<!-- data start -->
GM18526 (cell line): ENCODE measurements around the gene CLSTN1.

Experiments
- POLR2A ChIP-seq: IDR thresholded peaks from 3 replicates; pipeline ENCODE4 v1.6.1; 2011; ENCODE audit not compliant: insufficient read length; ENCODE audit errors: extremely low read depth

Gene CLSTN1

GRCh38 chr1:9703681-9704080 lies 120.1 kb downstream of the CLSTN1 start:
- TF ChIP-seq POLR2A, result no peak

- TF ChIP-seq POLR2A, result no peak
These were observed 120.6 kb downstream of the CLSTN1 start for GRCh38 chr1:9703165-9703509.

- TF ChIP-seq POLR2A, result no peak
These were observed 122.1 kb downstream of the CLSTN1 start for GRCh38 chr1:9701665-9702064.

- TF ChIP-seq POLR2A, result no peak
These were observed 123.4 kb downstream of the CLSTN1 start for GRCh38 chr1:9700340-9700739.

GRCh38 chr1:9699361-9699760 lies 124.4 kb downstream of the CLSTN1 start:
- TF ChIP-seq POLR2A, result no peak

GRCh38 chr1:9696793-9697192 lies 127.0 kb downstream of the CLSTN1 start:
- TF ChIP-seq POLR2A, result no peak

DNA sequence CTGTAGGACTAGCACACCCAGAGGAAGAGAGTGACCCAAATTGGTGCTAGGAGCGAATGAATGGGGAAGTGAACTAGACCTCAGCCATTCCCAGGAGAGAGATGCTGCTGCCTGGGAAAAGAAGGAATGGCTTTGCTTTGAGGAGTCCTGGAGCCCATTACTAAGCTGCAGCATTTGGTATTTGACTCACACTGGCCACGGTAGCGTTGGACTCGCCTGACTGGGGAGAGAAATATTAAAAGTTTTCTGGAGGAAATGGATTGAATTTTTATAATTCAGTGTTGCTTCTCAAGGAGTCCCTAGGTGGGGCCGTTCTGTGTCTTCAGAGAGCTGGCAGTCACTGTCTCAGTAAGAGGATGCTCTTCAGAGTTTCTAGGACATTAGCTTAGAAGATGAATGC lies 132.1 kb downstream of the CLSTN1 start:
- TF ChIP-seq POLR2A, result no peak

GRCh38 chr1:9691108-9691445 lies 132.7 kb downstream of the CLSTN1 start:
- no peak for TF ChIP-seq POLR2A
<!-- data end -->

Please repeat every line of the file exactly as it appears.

GM18526 (cell line): ENCODE measurements around the gene CLSTN1.

Experiments
- POLR2A ChIP-seq: IDR thresholded peaks from 3 replicates; pipeline ENCODE4 v1.6.1; 2011; ENCODE audit not compliant: insufficient read length; ENCODE audit errors: extremely low read depth

Gene CLSTN1

GRCh38 chr1:9703681-9704080 lies 120.1 kb downstream of the CLSTN1 start:
- TF ChIP-seq POLR2A, result no peak

- TF ChIP-seq POLR2A, result no peak
These were observed 120.6 kb downstream of the CLSTN1 start for GRCh38 chr1:9703165-9703509.

- TF ChIP-seq POLR2A, result no peak
These were observed 122.1 kb downstream of the CLSTN1 start for GRCh38 chr1:9701665-9702064.

- TF ChIP-seq POLR2A, result no peak
These were observed 123.4 kb downstream of the CLSTN1 start for GRCh38 chr1:9700340-9700739.

GRCh38 chr1:9699361-9699760 lies 124.4 kb downstream of the CLSTN1 start:
- TF ChIP-seq POLR2A, result no peak

GRCh38 chr1:9696793-9697192 lies 127.0 kb downstream of the CLSTN1 start:
- TF ChIP-seq POLR2A, result no peak

DNA sequence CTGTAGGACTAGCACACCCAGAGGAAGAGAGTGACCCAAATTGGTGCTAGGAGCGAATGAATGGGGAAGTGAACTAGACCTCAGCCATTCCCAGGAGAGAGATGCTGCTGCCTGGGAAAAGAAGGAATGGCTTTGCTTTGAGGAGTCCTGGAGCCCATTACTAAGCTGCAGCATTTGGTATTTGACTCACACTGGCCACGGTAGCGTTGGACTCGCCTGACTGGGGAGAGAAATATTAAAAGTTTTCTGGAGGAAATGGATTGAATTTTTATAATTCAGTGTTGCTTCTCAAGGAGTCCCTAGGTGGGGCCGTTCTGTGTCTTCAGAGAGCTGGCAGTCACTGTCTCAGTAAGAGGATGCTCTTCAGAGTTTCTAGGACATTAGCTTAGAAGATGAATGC lies 132.1 kb downstream of the CLSTN1 start:
- TF ChIP-seq POLR2A, result no peak

GRCh38 chr1:9691108-9691445 lies 132.7 kb downstream of the CLSTN1 start:
- no peak for TF ChIP-seq POLR2A